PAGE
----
Wednesday, 26 June 2019

Dartmoor: Bagging Hexton Tor

Hexton Tor with Great Trowlesworthy Tor behind

Finally, I conjured up the courage to make a day solely for Hexton Tor, which prior to now was nicknamed, by me, as the 'elusive tor'; it was a right bugger to attempt from the Great Trowlesworthy Tor side but being the last tor to bag here had to be done. On my map, it just appeared as a lonely orange dot amid tonnes of purple. Time to remedy that!

Parked up at the Blackaton Cross car park (SX 5700 6315), we ignored the cross (I forgot it was there at the time) and took the damp track to Big Pond. Having comfortably sat in the car for the last half an hour in the dry, the wind accompanied by the drizzle made for hard progress at the beginning. I haven't had a walk in these conditions for ages, but the Met Office were right, for now.

No swimming

Big Pond - it's what it says on the tin!

Track beside Big Point, with Hexton Tor dead ahead

Lee Moor China Clay Works Leat before entering Big Pond

Before leaving the track to try and find a 'Dartefact', it is difficult not to notice what I call the 'eyesore' of Dartmoor - the china clay works which dominate the landscape for the worse. Imagining this part of the moor without them is tough, but boy would it be totally different: Penn Beacon and Shell Top would provide some of Devon's most beautiful views, and Luxton Tor would be situated in a more pleasant location.

Eyesore

Before the sharp bend, we veered off left towards a small clump of trees in the hope of finding this 'Underground Outpouring of Water'. Without a photo, though, I wasn't too sure about where to look, but Mum and I were definitely in the right spot. 

Pond

Pond

But we were still optimistic, even more so as our next point of interest (yes, Hexton Tor still seems a long way away) was a boundary marker, also on Dartefacts. See HERE. This was easily spotted from the track.

Boundary Marker

Boundary Marker

Around another bend, we were metres away from Hexton Tor, but both tussock grass and a narrow depression, actually a small disused leat, filled with stagnant water, prevented a 'bee-line'. We were prepared for this, however, and continued to follow the track south-eastward where an obvious path heads off left, just before reaching the bridge.

Keeping to the left, scattered granite rocks litter the ground, many small and of little significance, but on ascending further, the main outcrop becomes visible and its size took me by surprise. It's not huge by any means, but for a lesser known tor, which is this close to Great Trowlesworthy Tor, it is fairly extensive and obvious from afar if you know where you're looking, and have the ability to block out Penn Beacon. I'm surprised maps don't feel this is worthy enough.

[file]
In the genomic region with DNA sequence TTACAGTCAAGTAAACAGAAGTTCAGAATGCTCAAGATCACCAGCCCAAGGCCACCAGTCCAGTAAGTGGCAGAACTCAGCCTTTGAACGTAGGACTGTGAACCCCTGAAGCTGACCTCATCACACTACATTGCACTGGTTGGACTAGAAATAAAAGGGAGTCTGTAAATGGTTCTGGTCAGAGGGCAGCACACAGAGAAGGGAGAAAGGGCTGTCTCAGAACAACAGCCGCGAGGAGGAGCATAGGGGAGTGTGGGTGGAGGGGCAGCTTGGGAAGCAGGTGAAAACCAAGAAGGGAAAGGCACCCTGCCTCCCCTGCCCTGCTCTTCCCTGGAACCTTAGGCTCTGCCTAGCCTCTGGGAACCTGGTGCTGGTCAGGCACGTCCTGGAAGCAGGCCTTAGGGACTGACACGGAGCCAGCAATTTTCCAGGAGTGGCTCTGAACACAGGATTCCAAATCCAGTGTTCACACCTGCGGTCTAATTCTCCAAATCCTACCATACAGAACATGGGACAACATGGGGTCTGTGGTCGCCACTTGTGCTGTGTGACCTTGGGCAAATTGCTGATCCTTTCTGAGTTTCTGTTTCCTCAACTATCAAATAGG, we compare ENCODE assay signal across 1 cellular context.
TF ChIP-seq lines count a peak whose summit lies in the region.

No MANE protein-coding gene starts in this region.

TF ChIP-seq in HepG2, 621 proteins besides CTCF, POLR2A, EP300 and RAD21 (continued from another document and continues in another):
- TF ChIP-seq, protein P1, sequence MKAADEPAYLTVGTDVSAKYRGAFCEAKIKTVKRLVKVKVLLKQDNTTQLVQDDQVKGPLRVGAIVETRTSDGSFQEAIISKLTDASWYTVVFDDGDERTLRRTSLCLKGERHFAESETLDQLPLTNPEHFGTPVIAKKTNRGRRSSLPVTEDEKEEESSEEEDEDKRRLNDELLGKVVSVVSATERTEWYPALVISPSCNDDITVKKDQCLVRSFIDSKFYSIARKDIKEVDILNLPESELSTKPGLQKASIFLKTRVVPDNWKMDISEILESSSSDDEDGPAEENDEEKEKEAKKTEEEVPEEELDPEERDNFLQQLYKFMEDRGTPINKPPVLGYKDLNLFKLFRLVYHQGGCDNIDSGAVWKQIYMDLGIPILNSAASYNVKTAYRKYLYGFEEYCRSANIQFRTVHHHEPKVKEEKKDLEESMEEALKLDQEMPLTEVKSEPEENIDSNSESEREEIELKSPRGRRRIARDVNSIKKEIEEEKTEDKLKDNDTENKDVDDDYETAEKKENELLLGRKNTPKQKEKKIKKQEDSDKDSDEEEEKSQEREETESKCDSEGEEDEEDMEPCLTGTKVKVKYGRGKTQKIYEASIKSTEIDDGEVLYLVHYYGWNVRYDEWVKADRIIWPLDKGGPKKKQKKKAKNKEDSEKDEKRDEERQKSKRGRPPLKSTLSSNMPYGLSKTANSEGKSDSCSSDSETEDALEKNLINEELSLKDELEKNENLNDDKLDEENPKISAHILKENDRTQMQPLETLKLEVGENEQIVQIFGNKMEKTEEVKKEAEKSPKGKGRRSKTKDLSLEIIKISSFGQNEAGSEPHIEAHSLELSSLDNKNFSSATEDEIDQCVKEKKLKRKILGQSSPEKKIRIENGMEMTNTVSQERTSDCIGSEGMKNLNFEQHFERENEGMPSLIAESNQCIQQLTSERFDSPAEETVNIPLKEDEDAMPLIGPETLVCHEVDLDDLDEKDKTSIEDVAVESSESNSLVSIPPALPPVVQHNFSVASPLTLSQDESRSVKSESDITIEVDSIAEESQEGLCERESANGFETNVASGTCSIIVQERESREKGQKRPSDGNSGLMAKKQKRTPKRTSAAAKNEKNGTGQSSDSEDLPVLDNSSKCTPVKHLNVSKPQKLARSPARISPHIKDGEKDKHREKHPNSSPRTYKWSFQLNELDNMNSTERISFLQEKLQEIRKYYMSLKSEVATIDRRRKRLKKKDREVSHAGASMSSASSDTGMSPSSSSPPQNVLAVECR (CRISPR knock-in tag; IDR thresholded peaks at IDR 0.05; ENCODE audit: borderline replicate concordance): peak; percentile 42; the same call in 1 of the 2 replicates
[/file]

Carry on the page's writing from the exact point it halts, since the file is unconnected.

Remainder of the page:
Hexton Tor rocks on the south side

Hexton Tor to Great Trowlesworthy Tor

Hexton Tor cave entrance

Hexton Tor

Hexton Tor
Hexton Tor

Hexton Tor

Despite the mist descending upon us, the Hanging Stone could be spotted due east, acting as a prominent marker in the area as little else apart from the clay works grabs one's attention. It is a standing stone, but it's now slanted and it appears as if efforts have been made to preserve and maybe even restore this fine feature.

Off to the Hanging Stone

The Hanging Stone, Hexton Tor left, Great Trowlesworthy Tor right.

The Hanging Stone

The Hanging Stone

Using the large, chalk bridge this time to cross the leat, we retraced along the whole length of the track, taking us back past Big Pond all the way to the car park, but with a slight diversion to the magnificent Blackaton Cross. Once upon a time, as old OS maps illustrate, the road which abruptly ends here once continued across the moor all the way to Tolchmoor Cross, where the road has now been rerouted to bypass both Lee Moor and Wotter Villages, taking on another minor road rewidened to allow for large vehicles to utilise and prosper.

The cross is beautiful; it remains in good condition with quite the contrasting backdrop. We could see the mist encapsulating Penn Beacon and Shell Top once again, after which there was a short break where you could actually see the two small tors.

Blackaton Cross

Blackaton Cross

Blackaton Cross

Nothing that way anyway!

I should say that the plan now, as I write this, is to visit another part of the moor after heavily focusing on the south-west corner. It seems that I have moved away from the 'north' and 'west' but I am starting to feel the urge to go back there. This hasn't started off too great as the next day I found myself nearby, below Gutter Tor!

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